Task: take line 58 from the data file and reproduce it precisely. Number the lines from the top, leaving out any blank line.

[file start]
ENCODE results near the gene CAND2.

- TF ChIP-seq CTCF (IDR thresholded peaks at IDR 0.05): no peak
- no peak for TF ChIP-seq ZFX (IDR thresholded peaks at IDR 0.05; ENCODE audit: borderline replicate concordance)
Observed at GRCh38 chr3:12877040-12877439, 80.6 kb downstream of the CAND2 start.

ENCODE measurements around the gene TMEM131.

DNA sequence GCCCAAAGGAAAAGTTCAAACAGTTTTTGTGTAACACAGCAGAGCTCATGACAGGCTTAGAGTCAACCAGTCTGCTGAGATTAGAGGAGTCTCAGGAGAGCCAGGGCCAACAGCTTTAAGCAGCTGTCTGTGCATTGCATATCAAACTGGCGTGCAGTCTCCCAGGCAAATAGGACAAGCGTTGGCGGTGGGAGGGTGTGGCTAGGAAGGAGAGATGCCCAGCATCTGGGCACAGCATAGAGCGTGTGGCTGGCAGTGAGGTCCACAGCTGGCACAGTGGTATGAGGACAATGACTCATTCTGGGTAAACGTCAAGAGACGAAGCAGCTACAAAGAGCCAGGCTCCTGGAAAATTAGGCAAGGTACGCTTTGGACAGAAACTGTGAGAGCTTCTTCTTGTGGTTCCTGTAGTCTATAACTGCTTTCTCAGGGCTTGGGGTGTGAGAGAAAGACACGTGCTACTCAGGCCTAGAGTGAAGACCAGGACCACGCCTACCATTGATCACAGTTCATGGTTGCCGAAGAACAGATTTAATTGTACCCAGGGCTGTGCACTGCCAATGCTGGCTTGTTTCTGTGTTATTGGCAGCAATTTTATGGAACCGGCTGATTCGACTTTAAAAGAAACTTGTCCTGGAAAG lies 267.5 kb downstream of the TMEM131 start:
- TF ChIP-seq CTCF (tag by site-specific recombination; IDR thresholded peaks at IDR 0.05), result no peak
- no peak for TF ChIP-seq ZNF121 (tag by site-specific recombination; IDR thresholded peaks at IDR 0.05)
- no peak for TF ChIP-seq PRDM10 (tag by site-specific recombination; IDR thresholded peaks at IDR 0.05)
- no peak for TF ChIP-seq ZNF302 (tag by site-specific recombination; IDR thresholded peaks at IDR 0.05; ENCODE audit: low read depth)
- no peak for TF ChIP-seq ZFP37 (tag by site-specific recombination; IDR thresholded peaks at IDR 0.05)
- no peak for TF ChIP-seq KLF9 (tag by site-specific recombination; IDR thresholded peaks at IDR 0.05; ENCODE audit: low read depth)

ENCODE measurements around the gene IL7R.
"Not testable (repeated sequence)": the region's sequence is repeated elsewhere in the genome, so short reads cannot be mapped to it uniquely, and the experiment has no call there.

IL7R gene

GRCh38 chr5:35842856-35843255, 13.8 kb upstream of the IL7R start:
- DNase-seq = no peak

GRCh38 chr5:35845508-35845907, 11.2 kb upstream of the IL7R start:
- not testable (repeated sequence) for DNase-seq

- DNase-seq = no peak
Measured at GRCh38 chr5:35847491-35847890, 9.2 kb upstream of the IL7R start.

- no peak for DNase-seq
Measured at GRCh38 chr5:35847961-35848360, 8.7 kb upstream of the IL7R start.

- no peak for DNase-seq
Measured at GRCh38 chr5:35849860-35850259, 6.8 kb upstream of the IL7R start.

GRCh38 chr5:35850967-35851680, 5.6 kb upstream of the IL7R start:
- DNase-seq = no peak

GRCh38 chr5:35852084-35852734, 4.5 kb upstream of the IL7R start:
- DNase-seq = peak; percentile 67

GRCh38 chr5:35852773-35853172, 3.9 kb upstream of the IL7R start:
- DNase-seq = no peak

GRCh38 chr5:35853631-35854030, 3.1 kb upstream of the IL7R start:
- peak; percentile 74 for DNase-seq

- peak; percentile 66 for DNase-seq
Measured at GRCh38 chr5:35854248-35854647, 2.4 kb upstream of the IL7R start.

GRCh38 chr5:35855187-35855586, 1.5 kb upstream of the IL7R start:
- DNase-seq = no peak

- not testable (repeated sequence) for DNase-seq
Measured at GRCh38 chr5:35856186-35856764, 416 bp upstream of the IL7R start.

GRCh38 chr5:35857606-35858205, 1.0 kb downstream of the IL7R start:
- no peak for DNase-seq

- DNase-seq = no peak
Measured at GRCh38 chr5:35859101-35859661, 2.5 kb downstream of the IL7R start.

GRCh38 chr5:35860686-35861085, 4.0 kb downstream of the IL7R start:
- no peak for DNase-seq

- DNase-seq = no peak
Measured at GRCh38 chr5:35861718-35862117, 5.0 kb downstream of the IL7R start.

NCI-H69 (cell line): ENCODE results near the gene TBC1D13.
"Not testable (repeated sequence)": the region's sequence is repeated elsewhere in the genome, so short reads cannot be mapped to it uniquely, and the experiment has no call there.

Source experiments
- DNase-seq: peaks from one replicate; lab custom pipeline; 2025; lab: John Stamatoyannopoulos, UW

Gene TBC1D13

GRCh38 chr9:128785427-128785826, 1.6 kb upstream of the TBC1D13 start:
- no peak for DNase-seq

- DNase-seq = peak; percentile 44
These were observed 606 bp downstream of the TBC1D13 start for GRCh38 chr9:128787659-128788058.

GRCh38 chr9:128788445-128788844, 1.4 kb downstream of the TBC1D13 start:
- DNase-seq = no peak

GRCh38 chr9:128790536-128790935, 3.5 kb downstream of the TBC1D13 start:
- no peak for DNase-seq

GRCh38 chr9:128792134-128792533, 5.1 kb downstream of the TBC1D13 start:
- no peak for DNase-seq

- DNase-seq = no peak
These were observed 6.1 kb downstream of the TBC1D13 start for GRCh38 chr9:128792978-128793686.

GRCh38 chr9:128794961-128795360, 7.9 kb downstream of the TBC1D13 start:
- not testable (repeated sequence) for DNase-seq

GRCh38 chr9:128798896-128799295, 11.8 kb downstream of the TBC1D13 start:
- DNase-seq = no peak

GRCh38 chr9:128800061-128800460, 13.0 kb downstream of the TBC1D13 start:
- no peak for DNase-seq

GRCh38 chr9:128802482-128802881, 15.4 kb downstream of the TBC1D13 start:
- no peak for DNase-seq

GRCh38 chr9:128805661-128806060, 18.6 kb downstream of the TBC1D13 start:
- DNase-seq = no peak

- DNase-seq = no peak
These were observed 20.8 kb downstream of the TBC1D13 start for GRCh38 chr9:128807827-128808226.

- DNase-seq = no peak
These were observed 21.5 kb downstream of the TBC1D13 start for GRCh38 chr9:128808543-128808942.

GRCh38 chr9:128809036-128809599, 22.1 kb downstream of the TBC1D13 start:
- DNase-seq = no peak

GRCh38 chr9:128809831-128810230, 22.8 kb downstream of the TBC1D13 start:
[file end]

- DNase-seq = no peak